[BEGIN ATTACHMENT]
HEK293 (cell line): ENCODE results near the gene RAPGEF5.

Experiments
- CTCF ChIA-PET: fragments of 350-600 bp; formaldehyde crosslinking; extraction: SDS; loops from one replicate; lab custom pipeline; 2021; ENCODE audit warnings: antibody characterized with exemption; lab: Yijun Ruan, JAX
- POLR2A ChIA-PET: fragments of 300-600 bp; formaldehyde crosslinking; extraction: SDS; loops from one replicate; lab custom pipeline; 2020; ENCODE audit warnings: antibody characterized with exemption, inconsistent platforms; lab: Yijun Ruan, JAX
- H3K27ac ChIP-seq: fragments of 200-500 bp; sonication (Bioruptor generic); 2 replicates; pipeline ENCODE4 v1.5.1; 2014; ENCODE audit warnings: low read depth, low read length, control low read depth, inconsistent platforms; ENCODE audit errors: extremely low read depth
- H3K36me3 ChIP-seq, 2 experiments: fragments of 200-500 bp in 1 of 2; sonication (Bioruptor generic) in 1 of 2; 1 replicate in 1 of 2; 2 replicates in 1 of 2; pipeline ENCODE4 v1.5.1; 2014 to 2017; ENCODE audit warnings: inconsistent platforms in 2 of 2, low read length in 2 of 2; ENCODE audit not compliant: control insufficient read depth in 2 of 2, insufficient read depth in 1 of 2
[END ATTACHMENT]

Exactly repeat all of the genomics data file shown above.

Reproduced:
HEK293 (cell line): ENCODE results near the gene RAPGEF5.

Experiments
- CTCF ChIA-PET: fragments of 350-600 bp; formaldehyde crosslinking; extraction: SDS; loops from one replicate; lab custom pipeline; 2021; ENCODE audit warnings: antibody characterized with exemption; lab: Yijun Ruan, JAX
- POLR2A ChIA-PET: fragments of 300-600 bp; formaldehyde crosslinking; extraction: SDS; loops from one replicate; lab custom pipeline; 2020; ENCODE audit warnings: antibody characterized with exemption, inconsistent platforms; lab: Yijun Ruan, JAX
- H3K27ac ChIP-seq: fragments of 200-500 bp; sonication (Bioruptor generic); 2 replicates; pipeline ENCODE4 v1.5.1; 2014; ENCODE audit warnings: low read depth, low read length, control low read depth, inconsistent platforms; ENCODE audit errors: extremely low read depth
- H3K36me3 ChIP-seq, 2 experiments: fragments of 200-500 bp in 1 of 2; sonication (Bioruptor generic) in 1 of 2; 1 replicate in 1 of 2; 2 replicates in 1 of 2; pipeline ENCODE4 v1.5.1; 2014 to 2017; ENCODE audit warnings: inconsistent platforms in 2 of 2, low read length in 2 of 2; ENCODE audit not compliant: control insufficient read depth in 2 of 2, insufficient read depth in 1 of 2